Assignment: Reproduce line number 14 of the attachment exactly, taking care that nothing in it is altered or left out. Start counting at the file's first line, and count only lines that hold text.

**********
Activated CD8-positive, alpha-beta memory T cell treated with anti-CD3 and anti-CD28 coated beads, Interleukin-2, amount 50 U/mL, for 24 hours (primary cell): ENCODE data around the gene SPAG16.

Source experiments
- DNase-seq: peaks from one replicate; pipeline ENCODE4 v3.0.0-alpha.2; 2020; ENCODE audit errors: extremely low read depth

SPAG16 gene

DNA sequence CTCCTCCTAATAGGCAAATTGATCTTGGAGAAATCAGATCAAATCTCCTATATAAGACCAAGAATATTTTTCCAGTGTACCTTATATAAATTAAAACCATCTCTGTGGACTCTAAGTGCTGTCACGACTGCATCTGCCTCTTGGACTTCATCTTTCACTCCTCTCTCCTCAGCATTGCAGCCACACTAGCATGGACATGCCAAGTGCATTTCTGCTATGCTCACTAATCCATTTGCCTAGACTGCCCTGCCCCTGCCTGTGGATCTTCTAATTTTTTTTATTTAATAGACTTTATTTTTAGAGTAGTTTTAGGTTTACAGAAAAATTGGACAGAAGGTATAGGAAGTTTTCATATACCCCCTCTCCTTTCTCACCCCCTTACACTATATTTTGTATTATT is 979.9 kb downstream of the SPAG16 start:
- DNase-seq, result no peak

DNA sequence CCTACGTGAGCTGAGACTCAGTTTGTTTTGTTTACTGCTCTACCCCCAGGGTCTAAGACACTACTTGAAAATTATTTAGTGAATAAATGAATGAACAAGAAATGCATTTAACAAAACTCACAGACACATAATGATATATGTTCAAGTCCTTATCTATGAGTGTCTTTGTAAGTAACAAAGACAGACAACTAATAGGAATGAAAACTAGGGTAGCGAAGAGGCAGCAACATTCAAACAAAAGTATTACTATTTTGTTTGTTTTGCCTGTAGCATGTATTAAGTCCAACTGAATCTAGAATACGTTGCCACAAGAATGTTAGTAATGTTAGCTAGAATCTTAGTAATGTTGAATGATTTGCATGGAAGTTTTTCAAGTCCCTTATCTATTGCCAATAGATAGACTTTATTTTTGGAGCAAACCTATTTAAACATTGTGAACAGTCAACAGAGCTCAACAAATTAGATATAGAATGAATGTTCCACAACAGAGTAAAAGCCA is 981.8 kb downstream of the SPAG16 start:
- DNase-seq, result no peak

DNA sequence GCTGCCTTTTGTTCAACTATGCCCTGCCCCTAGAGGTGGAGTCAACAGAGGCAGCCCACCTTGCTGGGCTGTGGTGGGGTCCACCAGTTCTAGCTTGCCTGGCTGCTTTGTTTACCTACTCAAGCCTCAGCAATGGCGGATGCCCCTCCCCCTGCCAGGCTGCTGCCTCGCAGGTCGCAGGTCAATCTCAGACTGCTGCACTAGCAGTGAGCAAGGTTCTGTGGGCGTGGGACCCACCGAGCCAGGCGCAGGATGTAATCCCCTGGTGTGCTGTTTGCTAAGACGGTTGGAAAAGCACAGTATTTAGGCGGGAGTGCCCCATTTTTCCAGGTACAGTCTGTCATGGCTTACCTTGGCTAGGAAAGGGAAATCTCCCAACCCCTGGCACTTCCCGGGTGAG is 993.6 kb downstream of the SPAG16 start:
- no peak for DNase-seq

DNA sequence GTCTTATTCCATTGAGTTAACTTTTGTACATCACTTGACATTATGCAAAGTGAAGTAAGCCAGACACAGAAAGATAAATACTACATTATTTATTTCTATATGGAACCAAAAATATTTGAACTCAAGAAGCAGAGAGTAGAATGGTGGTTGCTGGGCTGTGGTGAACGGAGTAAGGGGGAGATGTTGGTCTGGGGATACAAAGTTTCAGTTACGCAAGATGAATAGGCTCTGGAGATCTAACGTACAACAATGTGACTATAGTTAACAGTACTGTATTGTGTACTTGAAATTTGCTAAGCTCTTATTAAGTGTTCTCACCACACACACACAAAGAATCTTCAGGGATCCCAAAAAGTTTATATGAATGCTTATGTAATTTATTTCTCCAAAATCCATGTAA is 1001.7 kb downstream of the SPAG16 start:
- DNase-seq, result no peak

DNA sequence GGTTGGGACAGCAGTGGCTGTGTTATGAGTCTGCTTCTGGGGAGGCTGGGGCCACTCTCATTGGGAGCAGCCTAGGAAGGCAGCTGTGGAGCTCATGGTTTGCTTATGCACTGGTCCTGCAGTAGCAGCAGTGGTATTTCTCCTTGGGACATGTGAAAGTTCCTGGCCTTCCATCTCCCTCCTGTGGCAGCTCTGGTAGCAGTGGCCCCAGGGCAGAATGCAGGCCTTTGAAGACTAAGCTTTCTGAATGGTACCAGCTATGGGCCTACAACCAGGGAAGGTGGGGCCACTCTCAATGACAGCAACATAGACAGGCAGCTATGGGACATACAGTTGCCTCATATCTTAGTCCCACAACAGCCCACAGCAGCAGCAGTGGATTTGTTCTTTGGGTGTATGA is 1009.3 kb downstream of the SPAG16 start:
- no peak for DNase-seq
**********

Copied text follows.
- no peak for DNase-seq